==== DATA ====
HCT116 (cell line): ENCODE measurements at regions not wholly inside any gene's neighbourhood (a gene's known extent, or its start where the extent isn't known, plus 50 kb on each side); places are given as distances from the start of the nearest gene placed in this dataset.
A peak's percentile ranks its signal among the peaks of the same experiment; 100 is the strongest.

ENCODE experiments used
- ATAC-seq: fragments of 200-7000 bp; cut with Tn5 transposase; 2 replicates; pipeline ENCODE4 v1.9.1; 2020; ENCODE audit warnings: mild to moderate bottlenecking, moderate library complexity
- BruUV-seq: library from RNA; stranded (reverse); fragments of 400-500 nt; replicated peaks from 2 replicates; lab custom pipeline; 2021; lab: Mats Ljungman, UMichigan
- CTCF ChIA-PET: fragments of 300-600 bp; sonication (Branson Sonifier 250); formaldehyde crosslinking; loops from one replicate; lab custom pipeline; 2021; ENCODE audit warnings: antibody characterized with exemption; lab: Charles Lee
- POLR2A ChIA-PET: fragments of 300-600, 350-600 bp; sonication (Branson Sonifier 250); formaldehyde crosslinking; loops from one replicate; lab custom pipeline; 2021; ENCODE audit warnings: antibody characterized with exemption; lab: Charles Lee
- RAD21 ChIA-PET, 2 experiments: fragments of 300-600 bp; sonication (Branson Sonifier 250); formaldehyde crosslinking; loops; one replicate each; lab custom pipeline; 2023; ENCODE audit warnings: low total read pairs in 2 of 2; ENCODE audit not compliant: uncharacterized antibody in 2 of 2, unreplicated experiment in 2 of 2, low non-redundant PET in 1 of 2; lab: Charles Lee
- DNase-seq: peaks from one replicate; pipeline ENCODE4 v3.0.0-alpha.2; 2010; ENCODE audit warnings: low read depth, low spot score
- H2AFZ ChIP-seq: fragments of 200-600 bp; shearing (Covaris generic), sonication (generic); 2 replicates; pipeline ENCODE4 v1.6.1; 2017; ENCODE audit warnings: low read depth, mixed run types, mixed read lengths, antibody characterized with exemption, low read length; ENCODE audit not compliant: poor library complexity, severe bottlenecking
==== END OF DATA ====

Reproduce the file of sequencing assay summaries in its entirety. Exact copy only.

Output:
HCT116 (cell line): ENCODE measurements at regions not wholly inside any gene's neighbourhood (a gene's known extent, or its start where the extent isn't known, plus 50 kb on each side); places are given as distances from the start of the nearest gene placed in this dataset.
A peak's percentile ranks its signal among the peaks of the same experiment; 100 is the strongest.

ENCODE experiments used
- ATAC-seq: fragments of 200-7000 bp; cut with Tn5 transposase; 2 replicates; pipeline ENCODE4 v1.9.1; 2020; ENCODE audit warnings: mild to moderate bottlenecking, moderate library complexity
- BruUV-seq: library from RNA; stranded (reverse); fragments of 400-500 nt; replicated peaks from 2 replicates; lab custom pipeline; 2021; lab: Mats Ljungman, UMichigan
- CTCF ChIA-PET: fragments of 300-600 bp; sonication (Branson Sonifier 250); formaldehyde crosslinking; loops from one replicate; lab custom pipeline; 2021; ENCODE audit warnings: antibody characterized with exemption; lab: Charles Lee
- POLR2A ChIA-PET: fragments of 300-600, 350-600 bp; sonication (Branson Sonifier 250); formaldehyde crosslinking; loops from one replicate; lab custom pipeline; 2021; ENCODE audit warnings: antibody characterized with exemption; lab: Charles Lee
- RAD21 ChIA-PET, 2 experiments: fragments of 300-600 bp; sonication (Branson Sonifier 250); formaldehyde crosslinking; loops; one replicate each; lab custom pipeline; 2023; ENCODE audit warnings: low total read pairs in 2 of 2; ENCODE audit not compliant: uncharacterized antibody in 2 of 2, unreplicated experiment in 2 of 2, low non-redundant PET in 1 of 2; lab: Charles Lee
- DNase-seq: peaks from one replicate; pipeline ENCODE4 v3.0.0-alpha.2; 2010; ENCODE audit warnings: low read depth, low spot score
- H2AFZ ChIP-seq: fragments of 200-600 bp; shearing (Covaris generic), sonication (generic); 2 replicates; pipeline ENCODE4 v1.6.1; 2017; ENCODE audit warnings: low read depth, mixed run types, mixed read lengths, antibody characterized with exemption, low read length; ENCODE audit not compliant: poor library complexity, severe bottlenecking